What are Limits?Please explain Limits in absolutely simple langusge without the usage of any technical language. Actually, i am a newbie to Calculus and i know nothing more than what are functions...
What are Limits?
Please explain Limits in absolutely simple langusge without the usage of any technical language. Actually, i am a newbie to Calculus and i know nothing more than what are functions and a little bit avout about ordered pairs in Calculus.
There are different kinds of limits in calculus --the limit as x approaches c of a function, the limit of a sequence or series, etc... In a typical first semester calculus class you are probably working with `lim_(x->c)f(x)` .
There area large number of technical things to consider, but basically what `lim_(x->c)f(x)=L` says is that as x gets arbitrarily close to c, f(x) gets arbitrarily close to L. (The rub comes when we try to define "arbitrarily close"-- for that we use a `delta-epsi` definition).
If you look at a table of values for f(x), when x is close to c the function value (y=f(x) ) is close to L. The closer x gets to c, in general the closer y gets to L.
If you graph f(x), as you trace along the curve and get closer to c in the x-direction, the y-value is getting closer to L.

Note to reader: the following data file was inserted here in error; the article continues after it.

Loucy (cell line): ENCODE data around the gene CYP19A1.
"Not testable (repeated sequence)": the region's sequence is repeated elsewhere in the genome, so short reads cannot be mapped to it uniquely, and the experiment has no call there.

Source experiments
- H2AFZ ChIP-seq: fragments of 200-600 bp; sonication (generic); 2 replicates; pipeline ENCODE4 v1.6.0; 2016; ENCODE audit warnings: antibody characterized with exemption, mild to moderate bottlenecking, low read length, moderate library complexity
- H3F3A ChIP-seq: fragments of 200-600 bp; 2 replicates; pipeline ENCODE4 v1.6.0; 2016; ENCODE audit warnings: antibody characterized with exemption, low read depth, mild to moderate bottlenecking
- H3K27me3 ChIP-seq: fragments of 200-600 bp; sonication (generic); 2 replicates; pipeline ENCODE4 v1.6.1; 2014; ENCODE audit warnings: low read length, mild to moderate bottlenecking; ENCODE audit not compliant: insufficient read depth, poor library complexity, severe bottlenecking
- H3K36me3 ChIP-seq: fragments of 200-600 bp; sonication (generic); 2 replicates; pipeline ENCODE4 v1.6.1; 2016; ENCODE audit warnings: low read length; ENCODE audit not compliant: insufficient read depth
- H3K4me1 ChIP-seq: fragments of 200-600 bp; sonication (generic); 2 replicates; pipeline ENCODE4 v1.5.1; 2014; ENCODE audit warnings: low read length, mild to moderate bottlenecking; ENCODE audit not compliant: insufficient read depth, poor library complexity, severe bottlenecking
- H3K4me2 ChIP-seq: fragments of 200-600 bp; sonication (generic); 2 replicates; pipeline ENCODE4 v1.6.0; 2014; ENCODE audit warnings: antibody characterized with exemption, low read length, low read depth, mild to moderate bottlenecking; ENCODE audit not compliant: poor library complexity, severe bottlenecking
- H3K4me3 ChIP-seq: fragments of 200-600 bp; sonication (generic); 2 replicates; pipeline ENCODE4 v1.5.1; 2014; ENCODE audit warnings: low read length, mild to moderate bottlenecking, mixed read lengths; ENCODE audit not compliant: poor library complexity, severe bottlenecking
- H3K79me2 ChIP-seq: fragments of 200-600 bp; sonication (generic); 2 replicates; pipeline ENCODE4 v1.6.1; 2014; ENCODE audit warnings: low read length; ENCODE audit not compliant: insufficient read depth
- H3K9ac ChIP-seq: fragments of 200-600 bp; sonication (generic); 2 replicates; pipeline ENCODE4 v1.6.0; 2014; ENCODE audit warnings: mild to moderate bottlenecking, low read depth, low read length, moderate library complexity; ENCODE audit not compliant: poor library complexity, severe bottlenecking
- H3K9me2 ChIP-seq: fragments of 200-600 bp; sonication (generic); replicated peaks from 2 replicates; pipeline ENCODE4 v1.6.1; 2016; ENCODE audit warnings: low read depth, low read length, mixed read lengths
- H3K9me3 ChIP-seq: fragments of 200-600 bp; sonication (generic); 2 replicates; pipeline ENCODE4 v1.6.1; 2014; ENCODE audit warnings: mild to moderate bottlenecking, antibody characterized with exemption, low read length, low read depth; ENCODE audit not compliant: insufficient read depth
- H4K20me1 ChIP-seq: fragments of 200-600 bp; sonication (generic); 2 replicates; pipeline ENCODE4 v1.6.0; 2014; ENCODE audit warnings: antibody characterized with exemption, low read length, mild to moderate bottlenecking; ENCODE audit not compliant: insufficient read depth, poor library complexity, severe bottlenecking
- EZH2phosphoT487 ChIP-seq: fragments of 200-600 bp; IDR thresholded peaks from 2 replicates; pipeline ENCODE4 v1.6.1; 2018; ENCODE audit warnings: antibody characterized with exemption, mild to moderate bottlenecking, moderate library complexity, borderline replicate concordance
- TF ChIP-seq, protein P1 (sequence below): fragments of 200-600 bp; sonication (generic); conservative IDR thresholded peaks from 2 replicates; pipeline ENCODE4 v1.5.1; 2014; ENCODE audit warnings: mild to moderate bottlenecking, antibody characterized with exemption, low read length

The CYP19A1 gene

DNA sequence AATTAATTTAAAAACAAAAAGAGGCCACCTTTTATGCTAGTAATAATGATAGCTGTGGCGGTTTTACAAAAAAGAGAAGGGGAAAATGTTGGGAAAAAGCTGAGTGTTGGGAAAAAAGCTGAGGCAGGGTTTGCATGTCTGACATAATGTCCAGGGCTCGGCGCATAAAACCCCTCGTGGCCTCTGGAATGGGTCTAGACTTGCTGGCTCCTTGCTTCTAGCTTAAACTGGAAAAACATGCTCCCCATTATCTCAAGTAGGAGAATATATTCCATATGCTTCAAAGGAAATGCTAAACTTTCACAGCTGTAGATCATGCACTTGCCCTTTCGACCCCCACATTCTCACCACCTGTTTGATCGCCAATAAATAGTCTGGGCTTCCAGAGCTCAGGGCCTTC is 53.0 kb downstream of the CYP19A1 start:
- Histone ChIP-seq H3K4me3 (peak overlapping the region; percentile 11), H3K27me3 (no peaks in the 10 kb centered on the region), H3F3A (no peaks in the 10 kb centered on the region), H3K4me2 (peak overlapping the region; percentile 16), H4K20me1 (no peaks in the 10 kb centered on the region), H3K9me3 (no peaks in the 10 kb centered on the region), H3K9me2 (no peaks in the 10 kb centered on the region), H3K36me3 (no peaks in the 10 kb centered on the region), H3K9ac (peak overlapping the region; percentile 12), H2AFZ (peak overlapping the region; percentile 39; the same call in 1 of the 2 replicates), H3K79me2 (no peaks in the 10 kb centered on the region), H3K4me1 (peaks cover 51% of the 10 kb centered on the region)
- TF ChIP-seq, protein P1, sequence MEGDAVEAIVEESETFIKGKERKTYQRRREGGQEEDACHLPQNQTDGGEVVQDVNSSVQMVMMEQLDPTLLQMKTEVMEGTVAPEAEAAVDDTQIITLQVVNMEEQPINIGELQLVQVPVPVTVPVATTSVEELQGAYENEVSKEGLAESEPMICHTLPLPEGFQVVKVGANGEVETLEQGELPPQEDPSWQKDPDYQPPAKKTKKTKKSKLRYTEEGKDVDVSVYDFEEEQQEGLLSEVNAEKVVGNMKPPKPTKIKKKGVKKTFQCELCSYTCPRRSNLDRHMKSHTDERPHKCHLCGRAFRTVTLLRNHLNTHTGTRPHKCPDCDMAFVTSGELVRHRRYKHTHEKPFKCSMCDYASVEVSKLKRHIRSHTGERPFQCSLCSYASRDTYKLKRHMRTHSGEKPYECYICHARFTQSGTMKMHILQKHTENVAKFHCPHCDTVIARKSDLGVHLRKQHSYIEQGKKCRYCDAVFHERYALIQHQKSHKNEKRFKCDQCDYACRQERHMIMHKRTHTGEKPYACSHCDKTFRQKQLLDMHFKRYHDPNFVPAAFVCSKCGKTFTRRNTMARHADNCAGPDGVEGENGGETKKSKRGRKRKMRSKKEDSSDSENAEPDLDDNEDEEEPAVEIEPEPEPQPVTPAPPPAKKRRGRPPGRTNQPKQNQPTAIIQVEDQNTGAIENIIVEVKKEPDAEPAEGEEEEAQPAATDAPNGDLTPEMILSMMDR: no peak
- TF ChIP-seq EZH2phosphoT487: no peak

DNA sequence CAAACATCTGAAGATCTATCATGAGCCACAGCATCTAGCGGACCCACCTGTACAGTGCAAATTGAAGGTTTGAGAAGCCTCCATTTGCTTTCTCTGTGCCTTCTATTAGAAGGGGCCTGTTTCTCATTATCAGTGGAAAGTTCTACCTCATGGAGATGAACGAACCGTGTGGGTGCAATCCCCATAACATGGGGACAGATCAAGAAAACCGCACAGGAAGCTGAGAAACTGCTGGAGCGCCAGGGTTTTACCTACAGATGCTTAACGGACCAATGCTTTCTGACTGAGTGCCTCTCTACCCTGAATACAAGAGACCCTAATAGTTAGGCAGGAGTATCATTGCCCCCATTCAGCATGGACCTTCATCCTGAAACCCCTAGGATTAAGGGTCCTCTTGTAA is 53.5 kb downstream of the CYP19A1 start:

You might consider when a function fails to have a limit at a point -- here are some possibilities:
(1) If the function grows without bound as x nears c (e.g. `y=1/x` with c=0) then there is no limit since as x approaches c the y-value does not approach a number L-- it just keeps growing past any number you specify.
(2) If the function experiences a "jump" at c: define f(x) to be x if x>0, and f(x) to be -2x-3 for `x<=0` , and let c=0. As you approach c from the left, f(x) approaches -3; but as you approach 0 from the right, f(x) approaches 0. Note that as x approaches 0, f(x) does not approach a number L; it approaches two different numbers so there is no limit.
(3) Finally, consider a function with infinite oscillations at c. Since the function goes from its maximum to its minimum an infinite number of times, you cannot say that f(x) approaches any single number.
A limit is just what a function approaches as we let x approach a certain value. You might recall determining end behavior of functions in your precalculus class. That is like finding the limit of a function as we let x approach negative or positive infinity. A limit can also be when we let x approach a number. In that case, we want to see what value the function approaches from the left side of that number and from the right side of that number. If the two sides approach the same number, then the limit exists, if not we have a discontinuity.